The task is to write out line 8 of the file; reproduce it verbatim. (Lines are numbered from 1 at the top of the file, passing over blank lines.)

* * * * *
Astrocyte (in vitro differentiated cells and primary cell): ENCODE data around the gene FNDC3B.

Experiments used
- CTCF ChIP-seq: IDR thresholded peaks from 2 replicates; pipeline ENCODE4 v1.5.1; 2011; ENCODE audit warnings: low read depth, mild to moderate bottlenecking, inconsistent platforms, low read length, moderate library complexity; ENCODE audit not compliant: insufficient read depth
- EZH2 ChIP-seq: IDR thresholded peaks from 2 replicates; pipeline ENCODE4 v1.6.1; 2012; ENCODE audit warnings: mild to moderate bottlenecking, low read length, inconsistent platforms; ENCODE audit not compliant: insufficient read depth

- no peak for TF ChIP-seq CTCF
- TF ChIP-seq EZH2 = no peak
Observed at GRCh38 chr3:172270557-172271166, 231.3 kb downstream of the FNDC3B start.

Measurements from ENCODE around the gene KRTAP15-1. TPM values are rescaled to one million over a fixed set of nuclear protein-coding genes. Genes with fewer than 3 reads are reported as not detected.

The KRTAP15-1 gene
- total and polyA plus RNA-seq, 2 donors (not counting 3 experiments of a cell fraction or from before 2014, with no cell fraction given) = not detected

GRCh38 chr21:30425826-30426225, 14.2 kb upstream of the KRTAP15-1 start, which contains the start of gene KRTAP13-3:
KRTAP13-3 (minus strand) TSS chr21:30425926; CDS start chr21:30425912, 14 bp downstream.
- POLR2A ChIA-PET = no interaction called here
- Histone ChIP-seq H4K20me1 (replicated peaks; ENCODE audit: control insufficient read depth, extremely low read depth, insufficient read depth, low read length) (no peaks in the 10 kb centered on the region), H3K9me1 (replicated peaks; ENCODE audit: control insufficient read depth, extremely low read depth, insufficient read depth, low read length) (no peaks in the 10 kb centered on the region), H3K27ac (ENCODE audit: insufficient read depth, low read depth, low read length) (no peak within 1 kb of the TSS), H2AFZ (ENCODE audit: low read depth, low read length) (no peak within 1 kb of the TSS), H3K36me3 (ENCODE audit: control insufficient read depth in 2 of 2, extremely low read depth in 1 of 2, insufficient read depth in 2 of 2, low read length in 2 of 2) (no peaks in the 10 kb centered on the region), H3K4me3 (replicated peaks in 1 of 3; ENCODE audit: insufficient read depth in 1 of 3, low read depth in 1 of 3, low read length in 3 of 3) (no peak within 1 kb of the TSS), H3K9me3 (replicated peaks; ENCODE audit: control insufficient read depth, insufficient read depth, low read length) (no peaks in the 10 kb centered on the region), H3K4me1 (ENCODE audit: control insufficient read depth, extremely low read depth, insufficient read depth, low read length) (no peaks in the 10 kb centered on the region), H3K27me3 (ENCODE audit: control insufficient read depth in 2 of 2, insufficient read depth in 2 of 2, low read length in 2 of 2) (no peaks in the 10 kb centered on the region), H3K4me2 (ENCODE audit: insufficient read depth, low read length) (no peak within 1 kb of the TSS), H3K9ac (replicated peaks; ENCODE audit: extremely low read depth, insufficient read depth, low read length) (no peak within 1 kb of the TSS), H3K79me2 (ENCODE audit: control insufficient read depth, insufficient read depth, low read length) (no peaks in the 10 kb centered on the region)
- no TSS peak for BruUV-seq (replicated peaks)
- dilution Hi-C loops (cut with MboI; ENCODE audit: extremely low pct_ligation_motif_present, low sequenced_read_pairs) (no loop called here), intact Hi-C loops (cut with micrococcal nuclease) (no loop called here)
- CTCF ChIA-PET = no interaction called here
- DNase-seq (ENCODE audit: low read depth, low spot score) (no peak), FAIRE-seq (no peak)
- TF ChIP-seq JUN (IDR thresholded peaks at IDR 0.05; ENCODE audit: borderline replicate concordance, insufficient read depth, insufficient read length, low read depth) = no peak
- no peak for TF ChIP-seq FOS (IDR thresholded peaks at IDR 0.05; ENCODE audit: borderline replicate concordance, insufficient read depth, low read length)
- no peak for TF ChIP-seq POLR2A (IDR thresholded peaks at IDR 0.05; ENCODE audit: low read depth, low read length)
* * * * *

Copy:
Measurements from ENCODE around the gene KRTAP15-1. TPM values are rescaled to one million over a fixed set of nuclear protein-coding genes. Genes with fewer than 3 reads are reported as not detected.